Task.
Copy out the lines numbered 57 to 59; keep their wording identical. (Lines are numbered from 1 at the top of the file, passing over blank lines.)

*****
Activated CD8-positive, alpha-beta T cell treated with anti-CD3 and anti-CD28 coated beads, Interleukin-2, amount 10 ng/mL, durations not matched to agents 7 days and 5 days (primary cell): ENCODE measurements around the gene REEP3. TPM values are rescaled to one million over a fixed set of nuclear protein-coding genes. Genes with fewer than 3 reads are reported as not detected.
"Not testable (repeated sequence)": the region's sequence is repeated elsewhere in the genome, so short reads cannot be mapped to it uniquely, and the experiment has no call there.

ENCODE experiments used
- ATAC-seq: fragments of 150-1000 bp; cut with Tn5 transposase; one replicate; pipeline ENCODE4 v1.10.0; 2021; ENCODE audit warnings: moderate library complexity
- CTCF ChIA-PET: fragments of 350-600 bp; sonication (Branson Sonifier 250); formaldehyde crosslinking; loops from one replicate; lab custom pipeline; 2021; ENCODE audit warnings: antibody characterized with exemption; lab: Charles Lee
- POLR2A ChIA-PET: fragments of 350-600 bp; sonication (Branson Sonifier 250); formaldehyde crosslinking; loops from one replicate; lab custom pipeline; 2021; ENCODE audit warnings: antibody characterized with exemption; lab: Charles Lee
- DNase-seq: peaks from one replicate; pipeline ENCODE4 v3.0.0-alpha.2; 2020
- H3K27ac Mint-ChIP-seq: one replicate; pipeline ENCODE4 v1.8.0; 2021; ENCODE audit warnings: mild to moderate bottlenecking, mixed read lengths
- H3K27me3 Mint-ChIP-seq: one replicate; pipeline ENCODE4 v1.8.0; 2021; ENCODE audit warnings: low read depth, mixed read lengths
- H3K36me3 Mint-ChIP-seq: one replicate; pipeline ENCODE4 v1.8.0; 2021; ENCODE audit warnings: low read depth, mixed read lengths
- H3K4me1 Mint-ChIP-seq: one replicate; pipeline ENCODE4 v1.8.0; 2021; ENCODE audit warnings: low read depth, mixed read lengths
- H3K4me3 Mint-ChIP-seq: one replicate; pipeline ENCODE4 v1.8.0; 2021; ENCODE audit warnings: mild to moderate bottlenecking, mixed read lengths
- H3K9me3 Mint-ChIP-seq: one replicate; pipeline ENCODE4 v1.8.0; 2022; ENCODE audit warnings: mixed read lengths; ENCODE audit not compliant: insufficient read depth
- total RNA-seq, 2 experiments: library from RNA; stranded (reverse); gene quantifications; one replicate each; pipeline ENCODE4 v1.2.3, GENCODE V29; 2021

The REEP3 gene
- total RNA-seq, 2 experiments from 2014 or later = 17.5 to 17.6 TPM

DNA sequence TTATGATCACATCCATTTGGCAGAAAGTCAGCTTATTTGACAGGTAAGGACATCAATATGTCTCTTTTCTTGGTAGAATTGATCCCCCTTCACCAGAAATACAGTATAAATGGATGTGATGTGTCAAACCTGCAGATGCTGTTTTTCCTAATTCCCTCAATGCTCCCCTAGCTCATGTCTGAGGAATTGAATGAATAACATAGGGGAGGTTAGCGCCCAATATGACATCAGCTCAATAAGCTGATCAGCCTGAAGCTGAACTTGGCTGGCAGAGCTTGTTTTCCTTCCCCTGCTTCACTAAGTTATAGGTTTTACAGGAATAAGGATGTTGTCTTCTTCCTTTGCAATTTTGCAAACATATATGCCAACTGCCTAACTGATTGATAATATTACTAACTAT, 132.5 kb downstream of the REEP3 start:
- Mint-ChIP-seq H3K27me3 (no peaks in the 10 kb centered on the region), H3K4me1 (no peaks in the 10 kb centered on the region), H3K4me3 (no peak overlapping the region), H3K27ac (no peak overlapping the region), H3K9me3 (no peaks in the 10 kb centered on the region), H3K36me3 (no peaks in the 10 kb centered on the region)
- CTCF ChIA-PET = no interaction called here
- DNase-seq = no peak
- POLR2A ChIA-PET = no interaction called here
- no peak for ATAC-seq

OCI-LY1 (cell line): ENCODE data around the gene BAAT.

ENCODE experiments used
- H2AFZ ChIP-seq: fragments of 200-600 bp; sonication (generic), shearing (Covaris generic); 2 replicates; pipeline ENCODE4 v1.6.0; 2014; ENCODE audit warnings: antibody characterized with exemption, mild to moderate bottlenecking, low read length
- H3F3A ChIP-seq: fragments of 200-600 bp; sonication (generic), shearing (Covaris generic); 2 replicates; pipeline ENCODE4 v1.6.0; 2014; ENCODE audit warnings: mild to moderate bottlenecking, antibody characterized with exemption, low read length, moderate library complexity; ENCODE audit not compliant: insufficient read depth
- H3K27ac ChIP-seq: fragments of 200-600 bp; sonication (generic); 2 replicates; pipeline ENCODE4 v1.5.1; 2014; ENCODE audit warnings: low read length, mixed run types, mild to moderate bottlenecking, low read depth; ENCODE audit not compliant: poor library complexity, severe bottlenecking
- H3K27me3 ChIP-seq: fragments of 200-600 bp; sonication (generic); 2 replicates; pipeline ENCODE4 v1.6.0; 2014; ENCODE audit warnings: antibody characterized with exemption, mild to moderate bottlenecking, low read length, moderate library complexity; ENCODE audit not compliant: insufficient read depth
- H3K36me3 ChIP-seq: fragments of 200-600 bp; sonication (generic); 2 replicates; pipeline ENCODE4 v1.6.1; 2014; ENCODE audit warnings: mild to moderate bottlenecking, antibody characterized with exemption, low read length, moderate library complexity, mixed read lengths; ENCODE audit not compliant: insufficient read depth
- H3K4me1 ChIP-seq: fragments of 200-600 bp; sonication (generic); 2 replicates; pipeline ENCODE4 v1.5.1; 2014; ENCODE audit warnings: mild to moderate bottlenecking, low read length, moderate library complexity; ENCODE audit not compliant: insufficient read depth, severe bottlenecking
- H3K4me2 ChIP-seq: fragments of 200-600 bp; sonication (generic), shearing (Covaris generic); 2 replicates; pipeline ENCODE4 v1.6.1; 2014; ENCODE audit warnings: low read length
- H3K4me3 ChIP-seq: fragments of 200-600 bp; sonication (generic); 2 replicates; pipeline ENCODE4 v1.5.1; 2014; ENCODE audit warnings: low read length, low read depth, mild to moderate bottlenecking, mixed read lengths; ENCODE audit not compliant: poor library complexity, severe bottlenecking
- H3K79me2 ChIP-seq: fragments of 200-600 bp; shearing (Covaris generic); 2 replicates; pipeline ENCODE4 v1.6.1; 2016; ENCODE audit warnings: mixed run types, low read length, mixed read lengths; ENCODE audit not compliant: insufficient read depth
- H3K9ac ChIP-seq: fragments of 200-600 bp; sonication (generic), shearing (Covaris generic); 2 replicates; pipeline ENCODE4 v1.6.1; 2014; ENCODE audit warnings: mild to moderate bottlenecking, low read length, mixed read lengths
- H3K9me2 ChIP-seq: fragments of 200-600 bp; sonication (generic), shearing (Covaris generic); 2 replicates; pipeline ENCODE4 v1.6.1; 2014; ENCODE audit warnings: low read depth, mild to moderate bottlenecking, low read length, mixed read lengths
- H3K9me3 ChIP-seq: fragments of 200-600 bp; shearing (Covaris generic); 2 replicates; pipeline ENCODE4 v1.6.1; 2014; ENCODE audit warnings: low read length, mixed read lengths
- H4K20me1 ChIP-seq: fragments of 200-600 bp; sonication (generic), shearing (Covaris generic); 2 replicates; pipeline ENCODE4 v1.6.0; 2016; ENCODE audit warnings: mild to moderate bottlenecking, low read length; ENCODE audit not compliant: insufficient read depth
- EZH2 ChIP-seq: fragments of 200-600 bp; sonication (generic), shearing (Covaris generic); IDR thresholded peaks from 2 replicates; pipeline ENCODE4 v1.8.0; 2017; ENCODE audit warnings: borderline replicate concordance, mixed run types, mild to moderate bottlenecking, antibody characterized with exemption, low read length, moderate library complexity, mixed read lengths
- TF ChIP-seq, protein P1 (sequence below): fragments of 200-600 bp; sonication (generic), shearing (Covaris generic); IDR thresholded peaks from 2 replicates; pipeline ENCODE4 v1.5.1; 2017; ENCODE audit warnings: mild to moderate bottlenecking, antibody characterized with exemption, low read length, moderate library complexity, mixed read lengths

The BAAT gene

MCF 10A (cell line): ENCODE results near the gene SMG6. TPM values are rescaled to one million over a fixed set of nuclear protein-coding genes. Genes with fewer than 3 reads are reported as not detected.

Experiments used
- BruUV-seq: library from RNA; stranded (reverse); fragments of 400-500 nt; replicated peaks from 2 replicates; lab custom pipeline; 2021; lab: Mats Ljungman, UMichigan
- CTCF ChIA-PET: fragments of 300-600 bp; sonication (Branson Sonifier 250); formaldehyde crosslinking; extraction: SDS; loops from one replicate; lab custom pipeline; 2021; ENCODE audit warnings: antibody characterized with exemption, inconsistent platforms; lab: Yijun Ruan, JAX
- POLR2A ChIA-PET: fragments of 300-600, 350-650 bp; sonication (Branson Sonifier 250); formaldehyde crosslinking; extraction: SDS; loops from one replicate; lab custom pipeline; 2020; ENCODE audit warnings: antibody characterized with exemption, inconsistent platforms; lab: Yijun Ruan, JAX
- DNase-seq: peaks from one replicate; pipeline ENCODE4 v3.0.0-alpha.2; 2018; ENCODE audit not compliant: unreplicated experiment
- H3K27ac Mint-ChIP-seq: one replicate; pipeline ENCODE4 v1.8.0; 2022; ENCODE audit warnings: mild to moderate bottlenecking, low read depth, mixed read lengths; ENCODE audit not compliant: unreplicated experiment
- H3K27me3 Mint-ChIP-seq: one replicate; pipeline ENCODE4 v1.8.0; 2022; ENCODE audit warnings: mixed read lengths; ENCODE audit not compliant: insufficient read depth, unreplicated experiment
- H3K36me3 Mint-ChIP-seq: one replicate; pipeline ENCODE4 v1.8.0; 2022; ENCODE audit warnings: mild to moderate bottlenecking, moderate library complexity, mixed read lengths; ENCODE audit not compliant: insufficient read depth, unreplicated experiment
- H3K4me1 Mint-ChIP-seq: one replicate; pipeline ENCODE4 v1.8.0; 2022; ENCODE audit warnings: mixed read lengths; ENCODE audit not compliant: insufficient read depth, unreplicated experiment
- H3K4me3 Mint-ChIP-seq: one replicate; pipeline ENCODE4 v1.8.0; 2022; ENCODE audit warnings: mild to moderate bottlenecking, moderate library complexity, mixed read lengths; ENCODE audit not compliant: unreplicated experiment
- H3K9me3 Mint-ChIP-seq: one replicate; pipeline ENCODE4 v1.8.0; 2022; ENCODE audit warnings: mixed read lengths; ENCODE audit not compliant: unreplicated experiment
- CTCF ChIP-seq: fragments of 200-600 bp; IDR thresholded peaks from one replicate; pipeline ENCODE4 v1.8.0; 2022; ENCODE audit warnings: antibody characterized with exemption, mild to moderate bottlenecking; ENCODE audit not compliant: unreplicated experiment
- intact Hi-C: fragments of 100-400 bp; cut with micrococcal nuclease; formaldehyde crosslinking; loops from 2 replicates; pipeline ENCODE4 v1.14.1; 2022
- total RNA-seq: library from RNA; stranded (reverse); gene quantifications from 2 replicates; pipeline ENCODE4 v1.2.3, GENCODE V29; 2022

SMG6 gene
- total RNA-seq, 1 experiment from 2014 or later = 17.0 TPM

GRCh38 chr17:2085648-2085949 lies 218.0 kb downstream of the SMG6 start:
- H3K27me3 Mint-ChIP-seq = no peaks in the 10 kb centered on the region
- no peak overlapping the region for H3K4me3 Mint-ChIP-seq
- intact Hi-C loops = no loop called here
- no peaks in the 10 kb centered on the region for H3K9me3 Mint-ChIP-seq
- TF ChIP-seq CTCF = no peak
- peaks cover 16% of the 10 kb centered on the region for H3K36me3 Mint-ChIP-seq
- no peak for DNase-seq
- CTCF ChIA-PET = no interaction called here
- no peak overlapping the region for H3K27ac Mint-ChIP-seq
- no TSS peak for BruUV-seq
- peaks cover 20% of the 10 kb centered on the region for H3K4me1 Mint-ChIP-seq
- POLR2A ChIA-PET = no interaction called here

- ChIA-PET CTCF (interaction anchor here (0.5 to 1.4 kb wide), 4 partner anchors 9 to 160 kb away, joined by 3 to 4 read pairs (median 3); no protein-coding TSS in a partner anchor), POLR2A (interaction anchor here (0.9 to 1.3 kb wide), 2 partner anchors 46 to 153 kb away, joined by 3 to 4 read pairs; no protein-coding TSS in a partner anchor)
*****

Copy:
- total RNA-seq, 1 experiment from 2014 or later = 17.0 TPM

GRCh38 chr17:2085648-2085949 lies 218.0 kb downstream of the SMG6 start:
- H3K27me3 Mint-ChIP-seq = no peaks in the 10 kb centered on the region